Articles Tagged with divorce lawyer

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Dozier v. Dozier, 2022-NCCOA-307 (unpublished) (2022)

 

In North Carolina, an Equitable Distribution (ED) judgment is a final court-ordered distribution of the marital assets. Unlike child support, alimony, or custody, these are not modifiable upon showing the court that there has been a substantial change in circumstances. A rule 60 motion is one that is essentially asking the court for relief from the judgment entered. There are many grounds for asking relief. In an interesting twist, one party sought to void one particular section of an ED judgment, rather than the whole thing.

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Davidson v. Davidson, 2022-NCCOA-267 (unpublished)

 

In North Carolina, alimony orders are modifiable upon showing the court that there has been a substantial change in circumstances for either party. In doing so, the trial court ought to revisit many of the factors that justified the original alimony order. The main requirement is that the modification order must relate to the financial needs of the dependent spouse and/or the ability to pay of the supporting spouse. Continue reading →

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Maiwald v. Maiwald, 2022-NCCOA-321 (unpublished) (2022)

 

In North Carolina, Equitable Distribution (ED) cases will classify, value, and distribute marital assets in a fair way. One major component is classification, as separate property (typically property not acquired during the marriage) is not distributed. If a party owns a business, however, even if the business was started before the marriage, it may have a significant marital component. If the business is marital, how do you value it? Value matters a lot. In distribution, the court will presume a 50/50 split and will also try not to split a business. (The record of ex-spouses working well together is not good.) So a bad valuation could result in a lopsided division. Courts will sometimes require the use of a certified business appraiser or business valuation expert. Continue reading →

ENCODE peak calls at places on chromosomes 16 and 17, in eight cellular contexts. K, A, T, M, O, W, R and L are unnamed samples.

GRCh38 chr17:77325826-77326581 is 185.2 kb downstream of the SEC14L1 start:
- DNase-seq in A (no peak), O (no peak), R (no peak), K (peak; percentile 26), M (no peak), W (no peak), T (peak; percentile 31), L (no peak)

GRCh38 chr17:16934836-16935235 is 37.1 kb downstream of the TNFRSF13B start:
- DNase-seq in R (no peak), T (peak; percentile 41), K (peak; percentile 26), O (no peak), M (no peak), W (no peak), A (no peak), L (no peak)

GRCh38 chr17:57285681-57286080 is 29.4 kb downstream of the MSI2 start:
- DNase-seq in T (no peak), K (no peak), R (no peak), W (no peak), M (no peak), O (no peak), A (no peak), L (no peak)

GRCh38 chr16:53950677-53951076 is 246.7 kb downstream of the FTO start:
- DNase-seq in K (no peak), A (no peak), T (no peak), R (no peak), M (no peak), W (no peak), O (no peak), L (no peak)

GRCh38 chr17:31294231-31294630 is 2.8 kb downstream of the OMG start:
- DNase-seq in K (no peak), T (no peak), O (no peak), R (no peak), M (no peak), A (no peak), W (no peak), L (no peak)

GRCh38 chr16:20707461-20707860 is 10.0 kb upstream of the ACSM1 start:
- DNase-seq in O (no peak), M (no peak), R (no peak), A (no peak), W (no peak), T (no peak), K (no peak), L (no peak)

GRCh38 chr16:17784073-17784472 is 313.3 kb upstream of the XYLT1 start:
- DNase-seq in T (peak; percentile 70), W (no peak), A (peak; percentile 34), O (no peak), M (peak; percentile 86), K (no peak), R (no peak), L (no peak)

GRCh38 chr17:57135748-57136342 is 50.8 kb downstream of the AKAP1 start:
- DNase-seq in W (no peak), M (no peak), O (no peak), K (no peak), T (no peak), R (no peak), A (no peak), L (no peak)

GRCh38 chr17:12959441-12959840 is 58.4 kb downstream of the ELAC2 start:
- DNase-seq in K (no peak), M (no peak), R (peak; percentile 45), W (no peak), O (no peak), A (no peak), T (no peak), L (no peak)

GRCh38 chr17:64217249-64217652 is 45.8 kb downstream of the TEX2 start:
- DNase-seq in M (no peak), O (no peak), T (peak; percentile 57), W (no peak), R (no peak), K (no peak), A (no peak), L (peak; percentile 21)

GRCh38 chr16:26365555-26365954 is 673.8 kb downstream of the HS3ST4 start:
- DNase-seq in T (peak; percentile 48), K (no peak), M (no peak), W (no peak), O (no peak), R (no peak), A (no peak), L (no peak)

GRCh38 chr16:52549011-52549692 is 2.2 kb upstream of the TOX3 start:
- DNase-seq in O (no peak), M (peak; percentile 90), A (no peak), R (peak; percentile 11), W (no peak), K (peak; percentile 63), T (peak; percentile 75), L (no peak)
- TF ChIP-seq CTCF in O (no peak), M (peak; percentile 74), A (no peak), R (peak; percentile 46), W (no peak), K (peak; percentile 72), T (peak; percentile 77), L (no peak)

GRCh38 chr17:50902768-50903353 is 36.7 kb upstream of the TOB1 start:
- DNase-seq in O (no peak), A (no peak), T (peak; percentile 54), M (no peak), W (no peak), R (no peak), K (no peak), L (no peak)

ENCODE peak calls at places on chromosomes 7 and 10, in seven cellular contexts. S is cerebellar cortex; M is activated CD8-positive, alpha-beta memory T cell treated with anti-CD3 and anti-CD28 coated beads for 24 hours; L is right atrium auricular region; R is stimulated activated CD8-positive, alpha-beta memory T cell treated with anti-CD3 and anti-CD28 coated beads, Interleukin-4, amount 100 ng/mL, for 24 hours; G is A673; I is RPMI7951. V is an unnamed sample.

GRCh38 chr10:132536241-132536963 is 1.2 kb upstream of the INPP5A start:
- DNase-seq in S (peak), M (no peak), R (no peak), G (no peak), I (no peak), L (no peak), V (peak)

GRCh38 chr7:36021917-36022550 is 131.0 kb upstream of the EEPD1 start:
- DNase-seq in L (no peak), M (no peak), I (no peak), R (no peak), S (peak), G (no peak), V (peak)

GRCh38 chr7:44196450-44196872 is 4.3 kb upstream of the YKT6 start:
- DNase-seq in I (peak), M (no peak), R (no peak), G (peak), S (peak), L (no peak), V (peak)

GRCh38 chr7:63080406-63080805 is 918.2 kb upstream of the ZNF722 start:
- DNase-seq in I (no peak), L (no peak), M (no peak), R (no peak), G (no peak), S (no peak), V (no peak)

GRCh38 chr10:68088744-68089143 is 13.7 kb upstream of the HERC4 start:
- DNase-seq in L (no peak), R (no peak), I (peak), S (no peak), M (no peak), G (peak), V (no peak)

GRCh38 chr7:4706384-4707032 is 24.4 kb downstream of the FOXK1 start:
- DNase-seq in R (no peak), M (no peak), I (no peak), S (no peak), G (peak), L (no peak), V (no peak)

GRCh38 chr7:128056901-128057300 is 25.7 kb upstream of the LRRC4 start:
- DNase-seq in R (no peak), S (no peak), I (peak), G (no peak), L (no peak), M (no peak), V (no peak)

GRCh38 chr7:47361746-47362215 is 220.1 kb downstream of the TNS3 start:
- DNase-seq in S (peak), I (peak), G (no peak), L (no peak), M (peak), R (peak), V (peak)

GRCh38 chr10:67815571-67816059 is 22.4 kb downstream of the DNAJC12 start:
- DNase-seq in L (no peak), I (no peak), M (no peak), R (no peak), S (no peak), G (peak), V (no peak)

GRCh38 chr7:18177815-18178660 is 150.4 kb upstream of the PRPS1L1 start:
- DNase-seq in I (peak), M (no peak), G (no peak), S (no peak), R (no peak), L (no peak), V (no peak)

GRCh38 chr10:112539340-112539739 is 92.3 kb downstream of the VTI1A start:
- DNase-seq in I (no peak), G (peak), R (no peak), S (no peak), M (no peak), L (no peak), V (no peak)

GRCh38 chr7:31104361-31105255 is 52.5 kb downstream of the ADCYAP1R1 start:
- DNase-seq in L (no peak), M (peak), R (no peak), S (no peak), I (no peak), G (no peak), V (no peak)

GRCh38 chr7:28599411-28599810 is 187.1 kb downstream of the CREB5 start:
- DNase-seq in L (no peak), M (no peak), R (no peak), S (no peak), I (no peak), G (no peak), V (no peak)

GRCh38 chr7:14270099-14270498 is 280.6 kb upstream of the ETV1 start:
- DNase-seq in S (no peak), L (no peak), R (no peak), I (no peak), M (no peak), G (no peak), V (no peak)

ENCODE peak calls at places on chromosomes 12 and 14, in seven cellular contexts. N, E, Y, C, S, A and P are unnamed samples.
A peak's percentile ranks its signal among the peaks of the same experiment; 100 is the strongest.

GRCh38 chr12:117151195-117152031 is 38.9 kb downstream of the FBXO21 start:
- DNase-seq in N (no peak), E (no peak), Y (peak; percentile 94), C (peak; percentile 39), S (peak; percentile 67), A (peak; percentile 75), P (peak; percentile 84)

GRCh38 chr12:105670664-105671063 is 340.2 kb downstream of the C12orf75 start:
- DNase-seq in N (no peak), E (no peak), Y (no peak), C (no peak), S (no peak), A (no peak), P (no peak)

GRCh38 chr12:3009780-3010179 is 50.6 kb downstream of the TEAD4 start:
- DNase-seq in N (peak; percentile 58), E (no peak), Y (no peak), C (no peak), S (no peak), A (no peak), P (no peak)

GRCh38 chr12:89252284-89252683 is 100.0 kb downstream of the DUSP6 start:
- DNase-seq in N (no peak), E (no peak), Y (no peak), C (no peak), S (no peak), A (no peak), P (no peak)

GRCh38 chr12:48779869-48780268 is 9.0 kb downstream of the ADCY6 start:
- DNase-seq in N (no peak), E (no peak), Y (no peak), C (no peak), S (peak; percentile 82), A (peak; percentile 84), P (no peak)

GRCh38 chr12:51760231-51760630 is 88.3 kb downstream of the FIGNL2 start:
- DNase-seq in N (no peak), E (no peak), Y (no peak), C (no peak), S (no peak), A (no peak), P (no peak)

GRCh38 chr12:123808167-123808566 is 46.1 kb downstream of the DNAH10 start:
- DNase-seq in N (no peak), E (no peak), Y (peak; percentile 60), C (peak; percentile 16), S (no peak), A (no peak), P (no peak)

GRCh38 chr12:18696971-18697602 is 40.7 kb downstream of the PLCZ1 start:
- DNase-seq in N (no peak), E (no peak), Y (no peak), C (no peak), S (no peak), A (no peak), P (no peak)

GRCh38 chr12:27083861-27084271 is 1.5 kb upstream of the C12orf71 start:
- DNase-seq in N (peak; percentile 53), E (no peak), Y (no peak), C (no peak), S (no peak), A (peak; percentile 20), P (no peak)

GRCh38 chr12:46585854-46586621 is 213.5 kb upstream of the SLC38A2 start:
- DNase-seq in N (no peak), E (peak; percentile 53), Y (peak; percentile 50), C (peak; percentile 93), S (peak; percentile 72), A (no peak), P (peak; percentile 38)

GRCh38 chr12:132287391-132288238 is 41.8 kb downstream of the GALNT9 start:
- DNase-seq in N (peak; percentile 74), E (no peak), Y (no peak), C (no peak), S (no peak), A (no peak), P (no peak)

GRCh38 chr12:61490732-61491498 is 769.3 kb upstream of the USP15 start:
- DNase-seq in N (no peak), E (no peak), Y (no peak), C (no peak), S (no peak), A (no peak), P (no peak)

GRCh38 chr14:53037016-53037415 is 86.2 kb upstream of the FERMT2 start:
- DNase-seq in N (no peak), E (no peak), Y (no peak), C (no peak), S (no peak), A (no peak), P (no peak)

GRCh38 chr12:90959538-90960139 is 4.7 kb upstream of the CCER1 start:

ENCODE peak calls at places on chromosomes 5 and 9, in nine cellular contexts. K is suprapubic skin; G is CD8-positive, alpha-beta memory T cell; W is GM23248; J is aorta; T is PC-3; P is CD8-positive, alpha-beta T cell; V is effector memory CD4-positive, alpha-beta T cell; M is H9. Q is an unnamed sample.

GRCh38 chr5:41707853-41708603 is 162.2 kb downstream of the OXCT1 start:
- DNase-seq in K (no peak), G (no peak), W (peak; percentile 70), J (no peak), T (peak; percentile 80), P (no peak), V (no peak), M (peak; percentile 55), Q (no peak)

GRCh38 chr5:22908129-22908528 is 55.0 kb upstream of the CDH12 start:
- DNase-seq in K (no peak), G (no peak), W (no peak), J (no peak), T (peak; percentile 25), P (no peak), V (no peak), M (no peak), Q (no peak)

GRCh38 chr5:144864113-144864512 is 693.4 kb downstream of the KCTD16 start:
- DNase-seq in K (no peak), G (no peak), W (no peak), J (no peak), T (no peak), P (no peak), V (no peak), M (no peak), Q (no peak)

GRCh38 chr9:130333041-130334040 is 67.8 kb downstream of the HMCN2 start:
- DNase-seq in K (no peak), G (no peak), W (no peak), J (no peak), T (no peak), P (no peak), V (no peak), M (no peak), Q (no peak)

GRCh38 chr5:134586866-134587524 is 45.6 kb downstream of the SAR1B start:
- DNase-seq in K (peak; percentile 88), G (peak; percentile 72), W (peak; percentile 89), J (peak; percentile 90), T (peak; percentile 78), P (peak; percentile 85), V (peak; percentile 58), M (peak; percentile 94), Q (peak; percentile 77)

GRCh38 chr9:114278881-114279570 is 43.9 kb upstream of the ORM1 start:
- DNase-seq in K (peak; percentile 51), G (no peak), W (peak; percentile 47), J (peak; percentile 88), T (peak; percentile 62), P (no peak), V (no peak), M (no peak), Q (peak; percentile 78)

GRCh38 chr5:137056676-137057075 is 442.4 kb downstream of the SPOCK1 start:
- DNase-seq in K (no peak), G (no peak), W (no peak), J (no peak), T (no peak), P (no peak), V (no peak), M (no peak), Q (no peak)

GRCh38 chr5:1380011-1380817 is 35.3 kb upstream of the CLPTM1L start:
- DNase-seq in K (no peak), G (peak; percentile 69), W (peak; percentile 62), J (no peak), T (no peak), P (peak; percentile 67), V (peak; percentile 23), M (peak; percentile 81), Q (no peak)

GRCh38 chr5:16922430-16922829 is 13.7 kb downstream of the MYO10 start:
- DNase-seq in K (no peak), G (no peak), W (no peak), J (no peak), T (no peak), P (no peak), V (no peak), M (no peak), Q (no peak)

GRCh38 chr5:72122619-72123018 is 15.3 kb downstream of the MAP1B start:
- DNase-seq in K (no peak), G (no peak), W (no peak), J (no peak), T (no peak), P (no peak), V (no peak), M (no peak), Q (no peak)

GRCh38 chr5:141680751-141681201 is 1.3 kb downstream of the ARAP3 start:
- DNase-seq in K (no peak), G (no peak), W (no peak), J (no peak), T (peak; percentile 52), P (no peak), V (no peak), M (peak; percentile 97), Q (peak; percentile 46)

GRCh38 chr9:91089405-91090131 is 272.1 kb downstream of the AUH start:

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Laurel Harmon, Legal Assistant

May is National Mental Health Awareness Month. Mental health problems affect not just those with diagnosed mental illnesses. One in five adults will experience a mental health problem every year and one in twenty-five adults will experience a serious mental illness. When you are going through a difficult time, such as divorce and custody, your mental health can take a toll. Feelings of depression, anxiety, and anger are common during this time. Continue reading →

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In the previous blog, we covered appraisal as a method of valuation of property in the context of Equitable Distribution in a separation. Equitable Distribution (ED) in North Carolina is a legal process by which the court divides the marital property between the parties. The three steps in an ED determination are classification, valuation, and distribution, and today we continue with a look at valuation.

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Equitable Distribution in North Carolina is a legal process by which the court divides the marital property between the parties. It involves three steps: 1) classifying the property as marital or separate (or some mix); 2) assigning value to the property; and 3) distributing the property in an equitable manner between the parties. We have written a lot with emphasis on the first step of the analysis, classification. This makes sense in that the court will only distribute marital assets and not touch the separate. So today we will talk about the second step, valuation.